IN THIS ISSUE:
UK Safeguarding Summit Transformed by Code Blue Open Letter
It's Not Complicated. UN Must Clarify Immunity
Community Consultations Uncover Lasting Trauma in Sierra Leone
Code Blue Stands with Prashanti Tiwari
The Fallout from the UNAIDS Scandal
Nobel Committee Recognizes the Fight Against Impunity for Sexual Violence
UK SAFEGUARDING SUMMIT TRANSFORMED BY CODE BLUE OPEN LETTER
"I object to and withdraw from the UK’s International Safeguarding ‘Summit.”
In releasing an open letter that began with these words, Paula Donovan upended the UK government's International Safeguarding Summit, which, according to the organizers, was intended "to drive collective action to prevent and respond to sexual exploitation and abuse and sexual harassment in the aid sector." The letter, addressed to Penny Mordaunt, the Secretary of State for International Development, laid out Donovan’s "profound objections to the non-inclusive design and haphazard, last-minute organization" of the summit and noted that invited delegates would be "passive audience members who will listen, yet again, as powerful institutions' appointed spokespersons mount the stage to repeat the 'commitments' that have already been recited, over and over, from similar international platforms during similar expensive, time-consuming meetings." The letter can be read in full here.
Among those inspired to action by Donovan's letter was Alexia Pepper de Caires, a former Save the Children employee and co-founder of an advocacy group called NGO Safe Space. During the morning session, she walked to the stage and (politely) disrupted Minister Mordaunt's keynote speech. “A number of us would like to be on this platform,” she said, “but we have been kept back by DFID and your attempts to control the women who are speaking out in this sector, very eloquently put by Paula Donovan who refused to get on a plane last night to come to this summit.”
After Pepper de Caires concluded, Mordaunt defended the summit and noted that she "was not aware until I saw Paula's letter this morning of the situation." Mordaunt then "offered to give up the summary slot of this summit to you or colleagues that want to speak," an offer that Pepper de Caires and two other advocates accepted. Mordaunt concluded, "I'm sorry that I wasn't aware of the specific issue with Code Blue until today and I will ensure that that doesn't happen again."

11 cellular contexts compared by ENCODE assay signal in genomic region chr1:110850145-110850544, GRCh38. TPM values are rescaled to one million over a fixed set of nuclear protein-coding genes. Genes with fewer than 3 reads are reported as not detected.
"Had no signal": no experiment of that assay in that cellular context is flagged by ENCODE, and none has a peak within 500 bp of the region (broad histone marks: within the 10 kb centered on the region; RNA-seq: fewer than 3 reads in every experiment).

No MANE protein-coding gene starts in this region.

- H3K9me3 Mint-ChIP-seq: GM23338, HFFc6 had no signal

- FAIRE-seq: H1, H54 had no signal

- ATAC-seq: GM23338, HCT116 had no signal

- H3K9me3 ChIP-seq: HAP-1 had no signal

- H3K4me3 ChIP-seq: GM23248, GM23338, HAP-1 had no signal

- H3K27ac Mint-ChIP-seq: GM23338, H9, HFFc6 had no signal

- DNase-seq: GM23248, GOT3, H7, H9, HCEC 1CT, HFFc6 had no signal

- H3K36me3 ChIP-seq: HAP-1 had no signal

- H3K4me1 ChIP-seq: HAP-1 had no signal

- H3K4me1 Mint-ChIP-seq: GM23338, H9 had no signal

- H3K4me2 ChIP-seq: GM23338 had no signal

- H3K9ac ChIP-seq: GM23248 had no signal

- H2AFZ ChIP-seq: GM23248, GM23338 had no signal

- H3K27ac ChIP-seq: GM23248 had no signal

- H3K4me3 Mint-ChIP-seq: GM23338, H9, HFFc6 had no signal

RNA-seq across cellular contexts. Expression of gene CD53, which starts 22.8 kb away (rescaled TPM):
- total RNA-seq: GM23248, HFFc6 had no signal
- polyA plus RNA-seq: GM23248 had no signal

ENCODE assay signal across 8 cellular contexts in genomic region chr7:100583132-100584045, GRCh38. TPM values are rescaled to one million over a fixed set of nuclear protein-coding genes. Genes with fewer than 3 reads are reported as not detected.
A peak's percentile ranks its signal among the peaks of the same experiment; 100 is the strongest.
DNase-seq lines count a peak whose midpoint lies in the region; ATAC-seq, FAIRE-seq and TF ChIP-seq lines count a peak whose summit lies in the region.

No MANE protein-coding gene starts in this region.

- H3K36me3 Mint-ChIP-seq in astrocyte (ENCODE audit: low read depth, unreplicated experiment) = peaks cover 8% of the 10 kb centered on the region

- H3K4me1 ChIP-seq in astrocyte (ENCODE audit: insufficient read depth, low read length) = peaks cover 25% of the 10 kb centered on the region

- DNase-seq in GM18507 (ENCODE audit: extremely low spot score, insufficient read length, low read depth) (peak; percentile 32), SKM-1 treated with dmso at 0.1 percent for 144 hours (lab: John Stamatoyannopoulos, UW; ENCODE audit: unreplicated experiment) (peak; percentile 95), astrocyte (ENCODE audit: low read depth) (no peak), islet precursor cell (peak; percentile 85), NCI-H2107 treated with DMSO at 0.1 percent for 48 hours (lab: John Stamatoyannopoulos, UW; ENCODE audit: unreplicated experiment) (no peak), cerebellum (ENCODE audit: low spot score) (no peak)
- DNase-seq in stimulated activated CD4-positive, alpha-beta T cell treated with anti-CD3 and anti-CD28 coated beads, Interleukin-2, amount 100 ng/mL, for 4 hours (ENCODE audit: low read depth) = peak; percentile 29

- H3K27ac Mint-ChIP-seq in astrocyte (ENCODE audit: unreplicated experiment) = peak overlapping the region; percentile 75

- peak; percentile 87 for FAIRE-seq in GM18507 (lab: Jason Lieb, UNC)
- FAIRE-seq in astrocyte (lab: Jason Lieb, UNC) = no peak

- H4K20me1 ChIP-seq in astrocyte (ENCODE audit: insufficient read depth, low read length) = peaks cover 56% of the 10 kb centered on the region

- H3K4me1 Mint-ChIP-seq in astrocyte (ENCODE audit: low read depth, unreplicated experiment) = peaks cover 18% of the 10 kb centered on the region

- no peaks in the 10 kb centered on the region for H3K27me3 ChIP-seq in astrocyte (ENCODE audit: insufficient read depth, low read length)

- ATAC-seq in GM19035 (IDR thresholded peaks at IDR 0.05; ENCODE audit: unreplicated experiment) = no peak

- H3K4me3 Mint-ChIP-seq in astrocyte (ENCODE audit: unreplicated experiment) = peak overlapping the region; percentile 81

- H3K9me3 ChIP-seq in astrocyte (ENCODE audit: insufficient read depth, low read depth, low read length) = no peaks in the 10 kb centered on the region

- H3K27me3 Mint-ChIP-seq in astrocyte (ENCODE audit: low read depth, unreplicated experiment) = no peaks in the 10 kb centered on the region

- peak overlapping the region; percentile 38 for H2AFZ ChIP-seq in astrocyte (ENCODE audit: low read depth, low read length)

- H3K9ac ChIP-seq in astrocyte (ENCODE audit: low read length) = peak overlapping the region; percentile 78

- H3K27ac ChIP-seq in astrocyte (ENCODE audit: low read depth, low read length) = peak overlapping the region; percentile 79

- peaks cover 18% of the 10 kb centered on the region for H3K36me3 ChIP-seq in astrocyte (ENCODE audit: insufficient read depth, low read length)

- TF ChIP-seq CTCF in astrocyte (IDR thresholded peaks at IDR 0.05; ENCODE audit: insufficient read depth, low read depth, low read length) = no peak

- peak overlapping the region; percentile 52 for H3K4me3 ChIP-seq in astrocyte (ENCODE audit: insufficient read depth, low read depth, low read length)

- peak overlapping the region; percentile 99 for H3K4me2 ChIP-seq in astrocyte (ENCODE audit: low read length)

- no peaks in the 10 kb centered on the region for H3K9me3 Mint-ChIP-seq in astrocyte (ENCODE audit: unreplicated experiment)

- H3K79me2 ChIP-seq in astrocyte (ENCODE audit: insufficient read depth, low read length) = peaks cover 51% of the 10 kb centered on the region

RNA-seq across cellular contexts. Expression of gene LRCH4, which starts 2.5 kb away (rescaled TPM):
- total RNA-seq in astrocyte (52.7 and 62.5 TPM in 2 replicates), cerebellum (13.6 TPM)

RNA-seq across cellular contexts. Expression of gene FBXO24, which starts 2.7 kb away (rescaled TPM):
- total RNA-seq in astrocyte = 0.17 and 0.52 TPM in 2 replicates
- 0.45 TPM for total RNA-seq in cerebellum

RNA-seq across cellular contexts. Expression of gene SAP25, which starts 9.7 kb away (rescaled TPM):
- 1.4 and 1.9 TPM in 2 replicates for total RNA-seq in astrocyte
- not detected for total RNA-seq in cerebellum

Donovan's letter, which was widely quoted in the press, reverberated among summit attendees, who saw it as a necessary wake-up call for those in positions of power to truly listen to victims, survivors, and feminist civil society experts. The Code Blue Campaign is following up with Minister Mordaunt, building upon the momentum of the summit’s unexpected highlight. See the story in The Guardian and the video of Pepper de Caires’ intervention.
IT'S NOT COMPLICATED. UN MUST CLARIFY IMMUNITY
After a 15-month internal investigation, UN Women announced in late September that a senior official, Ravi Karkara, had been found guilty of sexual transgressions against an unspecified number of men. Newsweek reported that "at least" eight made accusations against him. Karkara's punishment? Dismissal.
In an op-ed published by the Inter Press Service during the opening week of the UN General Assembly, Paula Donovan argued that once the UN has determined that the alleged act could have occurred and the alleged perpetrator is not protected by UN immunity, “the UN must stand aside and let the national authorities of the country where the alleged crime took place do their job.”The piece, which outlines the Code Blue proposal for a Temporary Independent Oversight Panel, can be read here.
COMMUNITY CONSULTATIONS UNCOVER LASTING TRAUMA IN SIERRA LEONE
The UN peacekeeping mission in Sierra Leone (1999-2006), known as UNAMSIL, was marred by shocking reports of sexual abuse committed by UN personnel. Yet throughout the duration of UNAMSIL and during the twelve years since, the UN has put no process in place to seek out victims' accounts or insights into the problem of peacekeeper sexual exploitation and abuse. The hundreds of people we spoke with during our Community Consultations, two of which were recently held in remote localities of the West African nation, told us that they have never been contacted by UN representatives.
The Consultations, which were facilitated with the help of local partner Timap for Justice, allow Sierra Leoneans to share experiences, concerns, and opinions on peacekeeping during structured discussions. We discovered that participants had a genuine need to be heard and acknowledged. Traumatic experiences from nearly two decades ago remain fresh in their minds, proving the worth of seeking out testimonials and the unique perspectives of witnesses to peacekeeping missions that are no longer operational.
In one Consultation, we heard a story that is emblematic of the impunity with which the peacekeeping forces are permitted to operate. A group of girls, most young, were crossing a river in a canoe, traveling to meet peacekeepers who sought sex in exchange for gifts and money. When the canoe capsized, the children drowned. Community members felt powerless to take action. One resident noted that the community’s only security came from the UN. How could they report something that implicated the UN to the UN?
We met several children born of unions between local women and peacekeeper fathers, youngsters who suffer discrimination because of their distinctive looks and lack of a present father. A high value is placed on family unification, we learned. Many mothers, children, and community leaders are eager to locate the missing fathers, whose abdication of responsibility is a powerful symbol of the worst tendencies of UN peacekeeping.
The Code Blue Campaign is currently working to organize our next set of Community Consultations, in Liberia, which hosted a UN peacekeeping mission from 2003 to 2018.